I realized then that his cowardice was irreparable. I awkwardly urged him to take care of himself and took my leave. I blushed for this fearful man, as if I, and not Vincent Moon, were the coward. What one man does is something done, in some measure, by all men. For that reason a disobedience committed in a garden contaminates the human race; for that reason it is not unjust that the crucifixion of a single Jew suffices to save it.”
There it is, that theme again. I knew what was going on some time before the story revealed it; I wondered for a time if the narrator knew where the story would end up, but gave the storyteller the opportunity to make his confession. It’s a story about becoming “the other” through narrative – telling your story from someone else’s angle. For this character, this role-swap must take place in front of an audience in order to accomplish his aim.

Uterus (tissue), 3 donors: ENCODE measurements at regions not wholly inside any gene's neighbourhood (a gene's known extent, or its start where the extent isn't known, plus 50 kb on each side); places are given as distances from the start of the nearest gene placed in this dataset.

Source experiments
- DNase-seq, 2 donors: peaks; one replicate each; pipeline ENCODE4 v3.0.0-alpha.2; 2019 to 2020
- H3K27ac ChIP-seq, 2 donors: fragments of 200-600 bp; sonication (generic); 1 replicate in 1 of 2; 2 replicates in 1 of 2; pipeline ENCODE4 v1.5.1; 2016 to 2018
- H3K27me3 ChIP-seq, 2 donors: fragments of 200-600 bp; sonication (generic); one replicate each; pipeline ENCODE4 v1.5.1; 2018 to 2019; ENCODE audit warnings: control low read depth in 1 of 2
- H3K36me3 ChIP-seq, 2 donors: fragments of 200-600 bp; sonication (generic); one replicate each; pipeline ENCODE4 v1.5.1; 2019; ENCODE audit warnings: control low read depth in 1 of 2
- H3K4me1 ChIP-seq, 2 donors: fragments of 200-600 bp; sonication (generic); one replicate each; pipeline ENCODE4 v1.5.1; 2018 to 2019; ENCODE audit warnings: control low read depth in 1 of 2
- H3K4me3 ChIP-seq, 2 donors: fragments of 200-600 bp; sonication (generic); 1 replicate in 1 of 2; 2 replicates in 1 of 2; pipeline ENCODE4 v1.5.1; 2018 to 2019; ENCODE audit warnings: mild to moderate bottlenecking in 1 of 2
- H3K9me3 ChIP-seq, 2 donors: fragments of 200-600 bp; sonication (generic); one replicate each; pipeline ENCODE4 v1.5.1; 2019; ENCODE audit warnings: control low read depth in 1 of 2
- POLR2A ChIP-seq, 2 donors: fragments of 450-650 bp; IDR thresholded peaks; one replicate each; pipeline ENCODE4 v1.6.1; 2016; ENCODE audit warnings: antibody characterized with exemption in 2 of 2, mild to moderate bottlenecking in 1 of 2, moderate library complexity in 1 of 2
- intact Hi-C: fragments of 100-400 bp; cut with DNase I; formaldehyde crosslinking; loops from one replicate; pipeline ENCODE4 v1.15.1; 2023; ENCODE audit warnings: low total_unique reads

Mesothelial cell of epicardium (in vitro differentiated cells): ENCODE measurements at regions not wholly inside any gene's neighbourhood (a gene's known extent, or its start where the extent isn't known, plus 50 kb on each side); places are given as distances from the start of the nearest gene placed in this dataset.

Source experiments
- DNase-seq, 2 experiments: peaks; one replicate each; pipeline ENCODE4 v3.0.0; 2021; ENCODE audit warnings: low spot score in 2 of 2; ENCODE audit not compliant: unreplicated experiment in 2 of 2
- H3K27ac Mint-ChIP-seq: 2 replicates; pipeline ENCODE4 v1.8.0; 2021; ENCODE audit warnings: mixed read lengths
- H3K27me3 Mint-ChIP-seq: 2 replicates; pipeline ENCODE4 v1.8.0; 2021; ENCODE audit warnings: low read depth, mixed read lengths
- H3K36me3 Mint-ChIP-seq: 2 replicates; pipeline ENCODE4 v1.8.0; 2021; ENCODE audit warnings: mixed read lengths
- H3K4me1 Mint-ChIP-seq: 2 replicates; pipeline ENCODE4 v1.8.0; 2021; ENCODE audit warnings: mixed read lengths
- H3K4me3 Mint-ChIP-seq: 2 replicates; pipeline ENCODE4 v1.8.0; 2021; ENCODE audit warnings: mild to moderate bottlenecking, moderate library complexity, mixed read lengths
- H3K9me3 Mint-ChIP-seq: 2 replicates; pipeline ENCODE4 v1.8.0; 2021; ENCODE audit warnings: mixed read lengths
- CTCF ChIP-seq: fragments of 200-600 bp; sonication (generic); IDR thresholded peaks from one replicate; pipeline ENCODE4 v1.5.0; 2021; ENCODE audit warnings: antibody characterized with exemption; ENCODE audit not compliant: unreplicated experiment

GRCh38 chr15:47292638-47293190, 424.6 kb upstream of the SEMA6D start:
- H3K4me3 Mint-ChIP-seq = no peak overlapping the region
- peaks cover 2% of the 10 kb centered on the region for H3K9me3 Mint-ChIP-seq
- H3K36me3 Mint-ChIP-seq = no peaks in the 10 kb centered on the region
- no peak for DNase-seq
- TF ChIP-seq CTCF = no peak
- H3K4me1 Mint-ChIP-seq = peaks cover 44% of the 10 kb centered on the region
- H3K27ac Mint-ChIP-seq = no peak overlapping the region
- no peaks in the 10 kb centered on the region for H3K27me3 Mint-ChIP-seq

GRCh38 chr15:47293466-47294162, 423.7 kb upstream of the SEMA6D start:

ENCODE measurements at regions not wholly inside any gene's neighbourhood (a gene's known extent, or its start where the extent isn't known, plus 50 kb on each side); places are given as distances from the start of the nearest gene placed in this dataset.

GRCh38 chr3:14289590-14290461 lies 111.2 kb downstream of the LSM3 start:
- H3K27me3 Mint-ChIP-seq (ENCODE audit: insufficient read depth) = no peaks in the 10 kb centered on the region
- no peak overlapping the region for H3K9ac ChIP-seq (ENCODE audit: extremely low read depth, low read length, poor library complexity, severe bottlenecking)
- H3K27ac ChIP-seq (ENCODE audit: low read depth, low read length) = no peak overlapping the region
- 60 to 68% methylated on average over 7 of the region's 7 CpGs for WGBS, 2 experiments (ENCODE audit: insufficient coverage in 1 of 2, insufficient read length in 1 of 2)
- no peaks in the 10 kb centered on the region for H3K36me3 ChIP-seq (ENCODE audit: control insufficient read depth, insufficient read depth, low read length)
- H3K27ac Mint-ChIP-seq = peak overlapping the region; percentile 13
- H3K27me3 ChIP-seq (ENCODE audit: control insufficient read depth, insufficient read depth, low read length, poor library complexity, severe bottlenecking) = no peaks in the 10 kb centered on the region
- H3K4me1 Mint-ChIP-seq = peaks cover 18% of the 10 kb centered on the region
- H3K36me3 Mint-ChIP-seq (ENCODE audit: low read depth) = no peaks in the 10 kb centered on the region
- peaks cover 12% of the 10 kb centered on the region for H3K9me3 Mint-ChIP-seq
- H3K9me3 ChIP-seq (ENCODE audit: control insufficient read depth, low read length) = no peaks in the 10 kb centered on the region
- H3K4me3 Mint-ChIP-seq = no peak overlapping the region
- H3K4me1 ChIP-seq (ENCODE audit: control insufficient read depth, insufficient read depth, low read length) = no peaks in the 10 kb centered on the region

In Jorge Luis Borges: The Last Interview: and Other Conversations, with Richard Burgin, Borges is quite dismissive of this story: “That’s one of the stories I like least, because it’s a trick story after all… But of course, when I wrote that story I was quite young and then I believed in cleverness, and now I think that cleverness is a hindrance.” Still, I found it to be an interesting examination of identity, fitting the “law of metamorphosis” that’s running through the class.
“Theme of the Traitor and Hero”
If you like mind-twisting paradoxical mazes, this is the story for you: a consideration of free will and destiny, all wrapped up in a Shakespearean paradox of art imitating life. Or is it life imitating art? For a very short story – barely five pages – it gets a lot done.